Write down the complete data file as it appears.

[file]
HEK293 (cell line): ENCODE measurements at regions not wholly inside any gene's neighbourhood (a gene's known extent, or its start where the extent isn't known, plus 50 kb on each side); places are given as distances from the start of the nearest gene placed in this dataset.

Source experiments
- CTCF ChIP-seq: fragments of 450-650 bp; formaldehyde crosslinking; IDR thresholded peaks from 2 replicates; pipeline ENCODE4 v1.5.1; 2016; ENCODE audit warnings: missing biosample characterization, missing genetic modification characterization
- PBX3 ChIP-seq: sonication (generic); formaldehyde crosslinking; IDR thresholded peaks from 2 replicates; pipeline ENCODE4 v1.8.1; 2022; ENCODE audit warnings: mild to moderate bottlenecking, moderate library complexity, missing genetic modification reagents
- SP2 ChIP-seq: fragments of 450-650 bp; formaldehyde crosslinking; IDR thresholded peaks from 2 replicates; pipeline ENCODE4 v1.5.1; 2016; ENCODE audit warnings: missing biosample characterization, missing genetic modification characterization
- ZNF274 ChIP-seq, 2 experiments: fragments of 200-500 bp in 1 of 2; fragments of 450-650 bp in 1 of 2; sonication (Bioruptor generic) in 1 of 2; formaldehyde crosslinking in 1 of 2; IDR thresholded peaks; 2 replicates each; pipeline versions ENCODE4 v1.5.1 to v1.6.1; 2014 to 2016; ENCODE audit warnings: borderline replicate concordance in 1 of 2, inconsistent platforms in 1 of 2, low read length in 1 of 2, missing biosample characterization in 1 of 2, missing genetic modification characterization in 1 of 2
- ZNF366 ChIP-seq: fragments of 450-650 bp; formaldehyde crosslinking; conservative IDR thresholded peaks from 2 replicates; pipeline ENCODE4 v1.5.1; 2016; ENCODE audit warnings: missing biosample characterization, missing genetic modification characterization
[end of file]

HEK293 (cell line): ENCODE measurements at regions not wholly inside any gene's neighbourhood (a gene's known extent, or its start where the extent isn't known, plus 50 kb on each side); places are given as distances from the start of the nearest gene placed in this dataset.

Source experiments
- CTCF ChIP-seq: fragments of 450-650 bp; formaldehyde crosslinking; IDR thresholded peaks from 2 replicates; pipeline ENCODE4 v1.5.1; 2016; ENCODE audit warnings: missing biosample characterization, missing genetic modification characterization
- PBX3 ChIP-seq: sonication (generic); formaldehyde crosslinking; IDR thresholded peaks from 2 replicates; pipeline ENCODE4 v1.8.1; 2022; ENCODE audit warnings: mild to moderate bottlenecking, moderate library complexity, missing genetic modification reagents
- SP2 ChIP-seq: fragments of 450-650 bp; formaldehyde crosslinking; IDR thresholded peaks from 2 replicates; pipeline ENCODE4 v1.5.1; 2016; ENCODE audit warnings: missing biosample characterization, missing genetic modification characterization
- ZNF274 ChIP-seq, 2 experiments: fragments of 200-500 bp in 1 of 2; fragments of 450-650 bp in 1 of 2; sonication (Bioruptor generic) in 1 of 2; formaldehyde crosslinking in 1 of 2; IDR thresholded peaks; 2 replicates each; pipeline versions ENCODE4 v1.5.1 to v1.6.1; 2014 to 2016; ENCODE audit warnings: borderline replicate concordance in 1 of 2, inconsistent platforms in 1 of 2, low read length in 1 of 2, missing biosample characterization in 1 of 2, missing genetic modification characterization in 1 of 2
- ZNF366 ChIP-seq: fragments of 450-650 bp; formaldehyde crosslinking; conservative IDR thresholded peaks from 2 replicates; pipeline ENCODE4 v1.5.1; 2016; ENCODE audit warnings: missing biosample characterization, missing genetic modification characterization